Laura is a single journalist living and working in Mexican City for “Your Business” magazine. Correction, lives should really be replaced with exists. Her one bedroom apartment is her home, prison and universe combined. Butterflying those age-old metaphors for transformation, escape and beauty adorn the walls and mirrors, fakes poised to take off destined to go nowhere fast.
By day, she gazes from her window forlorn at the sight of an elderly couple and envies their love and companionship. By night she masturbates while sneaking a look at the young couple in the opposite apartment and envies their fire and passion. By the early hours she has casual sex with a variety of scumbags and is left alone wondering what if what she envies is worth anything at all?
Laura listens to her brother’s relationship problems and writes her articles. Her research is done via the Internet and her interviews by phone. She has no work mates, her editor is just a voice and she is just another disconnected soul surrounded by a city that has 20 million of them.
Enter Arturo, the body of a Mexican fighter, is a great lover, caring, interested, kinky. A slight slap from him comes first, a dig later, a belt across the buttocks next. Does Arturo push the sadomasochistic relationship further or is it Laura calling it on? Who concocts the more alarming scenarios is never fully revealed. During their tender moments does Arturo delve into Laura’s personal life because he genuinely cares or further weakens her for more humiliating sexual acts?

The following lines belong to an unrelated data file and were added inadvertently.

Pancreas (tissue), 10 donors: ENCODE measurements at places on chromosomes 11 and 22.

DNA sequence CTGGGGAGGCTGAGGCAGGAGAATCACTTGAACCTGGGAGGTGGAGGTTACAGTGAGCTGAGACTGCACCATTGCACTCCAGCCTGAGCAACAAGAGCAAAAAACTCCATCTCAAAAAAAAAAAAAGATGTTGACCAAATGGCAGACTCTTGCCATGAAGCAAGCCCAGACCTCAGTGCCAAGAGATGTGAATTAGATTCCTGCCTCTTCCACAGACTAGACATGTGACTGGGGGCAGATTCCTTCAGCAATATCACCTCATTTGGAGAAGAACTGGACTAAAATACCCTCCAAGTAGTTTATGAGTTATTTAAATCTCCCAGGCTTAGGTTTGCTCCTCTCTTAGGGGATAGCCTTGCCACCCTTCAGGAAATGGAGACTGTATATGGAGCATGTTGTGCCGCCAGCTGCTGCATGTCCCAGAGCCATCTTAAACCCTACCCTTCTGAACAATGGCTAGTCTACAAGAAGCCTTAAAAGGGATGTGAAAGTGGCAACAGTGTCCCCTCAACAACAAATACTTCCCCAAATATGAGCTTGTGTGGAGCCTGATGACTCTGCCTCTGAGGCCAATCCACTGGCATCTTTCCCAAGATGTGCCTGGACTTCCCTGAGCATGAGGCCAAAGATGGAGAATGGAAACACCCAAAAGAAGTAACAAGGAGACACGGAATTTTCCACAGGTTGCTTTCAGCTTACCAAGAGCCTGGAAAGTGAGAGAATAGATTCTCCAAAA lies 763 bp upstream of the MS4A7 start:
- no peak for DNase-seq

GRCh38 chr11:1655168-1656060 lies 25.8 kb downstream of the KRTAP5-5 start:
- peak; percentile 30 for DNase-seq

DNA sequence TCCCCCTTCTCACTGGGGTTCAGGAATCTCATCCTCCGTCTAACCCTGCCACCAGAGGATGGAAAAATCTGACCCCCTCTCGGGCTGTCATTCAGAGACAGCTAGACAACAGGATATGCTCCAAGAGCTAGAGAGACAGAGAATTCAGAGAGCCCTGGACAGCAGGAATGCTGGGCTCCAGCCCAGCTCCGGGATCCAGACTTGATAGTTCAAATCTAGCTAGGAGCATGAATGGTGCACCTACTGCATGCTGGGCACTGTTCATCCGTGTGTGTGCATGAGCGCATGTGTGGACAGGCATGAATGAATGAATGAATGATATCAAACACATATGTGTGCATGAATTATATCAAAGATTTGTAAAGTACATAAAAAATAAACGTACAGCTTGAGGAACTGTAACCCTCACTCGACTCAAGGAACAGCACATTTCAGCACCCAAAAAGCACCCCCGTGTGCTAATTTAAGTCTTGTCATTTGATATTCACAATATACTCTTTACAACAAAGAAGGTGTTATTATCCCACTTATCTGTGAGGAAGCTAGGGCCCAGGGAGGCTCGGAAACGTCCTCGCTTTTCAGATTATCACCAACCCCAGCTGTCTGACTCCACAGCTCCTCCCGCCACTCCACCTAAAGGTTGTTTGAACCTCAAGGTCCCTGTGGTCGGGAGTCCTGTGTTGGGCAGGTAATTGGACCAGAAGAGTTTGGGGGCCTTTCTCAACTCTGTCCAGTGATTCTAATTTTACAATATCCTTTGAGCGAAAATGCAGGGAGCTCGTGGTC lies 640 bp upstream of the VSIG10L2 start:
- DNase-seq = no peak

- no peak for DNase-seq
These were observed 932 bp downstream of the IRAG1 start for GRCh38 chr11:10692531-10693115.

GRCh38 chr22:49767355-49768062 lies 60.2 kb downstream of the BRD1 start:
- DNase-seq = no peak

On the flip side, does Laura have a hidden agenda? Is she using Arturo for a darker purpose? What connection can we make between the death of her father and the fact she lost her virginity at 12? Are we just working out that old tabloid equation in our heads and coming up with the standard answer of child abuse? Perhaps she’s just depressed that her dad is dead and nothing more.
“Leap Year” is a bare bones study of urban solitude. Director Michael Rowe’s static camera and minimal milieu combine superbly to create Laura’s crippling isolation in a city teaming with millions of people. The two leads are undeniably powerful but does being urinated on equate to a good performance just because the actress is committed to the director’s dubious vision? Is the controversial subject matter really that controversial? Or is it all slightly tedious and pretentious, pornography dressed up as art house?